Farm to table might be one of the buzz phrases of the time, but we all know that home growers have long celebrated the benefits of harvesting their own fruits and vegetables. Some private and rental properties aren’t conducive to growing, and community gardens fill the void by enabling residents to grow their own produce, herbs and flowers. Writer Sheryl Stillman shines the light on our local community gardens. Happy harvesting!
Since the late 1990s, Plymouth has been home to a community garden, where residents and non-residents alike can rent individual plots to grow herbs, vegetables and annual flowers each season. “Community gardening provides those who may not have space or are looking for ways to help the environment a unique opportunity to reconnect with nature,” says Jerrod Brunelle, Plymouth parks and forestry manager.
Community gardening, which traces back to at least the 19th century when the British government allocated public lots to low-income citizens for growing produce, has been on the rise. According to a 2018 study by the Trust for Public Land, figures for individual plots in city parks have grown more than 44 percent since 2012.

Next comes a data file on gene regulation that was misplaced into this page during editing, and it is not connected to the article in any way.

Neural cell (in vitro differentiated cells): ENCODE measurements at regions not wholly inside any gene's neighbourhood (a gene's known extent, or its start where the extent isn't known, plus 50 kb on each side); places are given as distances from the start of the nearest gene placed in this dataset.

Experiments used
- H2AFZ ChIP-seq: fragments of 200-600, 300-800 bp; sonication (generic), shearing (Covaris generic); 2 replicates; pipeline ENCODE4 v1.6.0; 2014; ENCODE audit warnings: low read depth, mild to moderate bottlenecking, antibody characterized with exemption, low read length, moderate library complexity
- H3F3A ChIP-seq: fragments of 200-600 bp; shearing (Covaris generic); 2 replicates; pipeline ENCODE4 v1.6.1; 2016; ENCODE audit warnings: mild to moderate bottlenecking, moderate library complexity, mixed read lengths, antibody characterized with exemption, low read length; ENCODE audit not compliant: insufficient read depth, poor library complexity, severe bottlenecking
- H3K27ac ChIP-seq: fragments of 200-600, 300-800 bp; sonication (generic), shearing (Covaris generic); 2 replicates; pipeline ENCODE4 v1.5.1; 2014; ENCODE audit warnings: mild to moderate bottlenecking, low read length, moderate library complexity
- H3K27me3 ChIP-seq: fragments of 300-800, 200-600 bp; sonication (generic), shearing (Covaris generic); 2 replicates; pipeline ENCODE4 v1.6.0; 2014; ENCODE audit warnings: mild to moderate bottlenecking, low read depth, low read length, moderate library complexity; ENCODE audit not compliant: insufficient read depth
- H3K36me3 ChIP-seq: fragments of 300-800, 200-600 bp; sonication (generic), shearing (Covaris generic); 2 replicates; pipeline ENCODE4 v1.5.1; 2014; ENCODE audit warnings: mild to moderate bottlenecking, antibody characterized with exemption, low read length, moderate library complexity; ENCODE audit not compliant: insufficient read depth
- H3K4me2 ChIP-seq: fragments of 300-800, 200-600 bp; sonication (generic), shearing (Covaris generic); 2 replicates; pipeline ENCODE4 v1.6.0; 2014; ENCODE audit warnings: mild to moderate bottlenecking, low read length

In Plymouth, gardeners are offered 90 single, 14-feet by 14-feet community plots for $45/year for residents and $54/year for non-residents. (Each plot is separated by a wood-chipped walkway.) The fee includes soil preparation, compost, water, garden improvements and related items.
Additionally, waste and compost receptacles are provided and maintained by the city. Reservations began in January for returning gardeners and February for new gardeners. Garden plots are offered on a first come, first served basis. (Plots are at capacity, so check back next year for availability.)
In addition to city property, community gardens can often be found at area churches or schools, where food is grown to distribute to local food shelves.
Plymouth Community Gardens
1145 Shenandoah Lane N.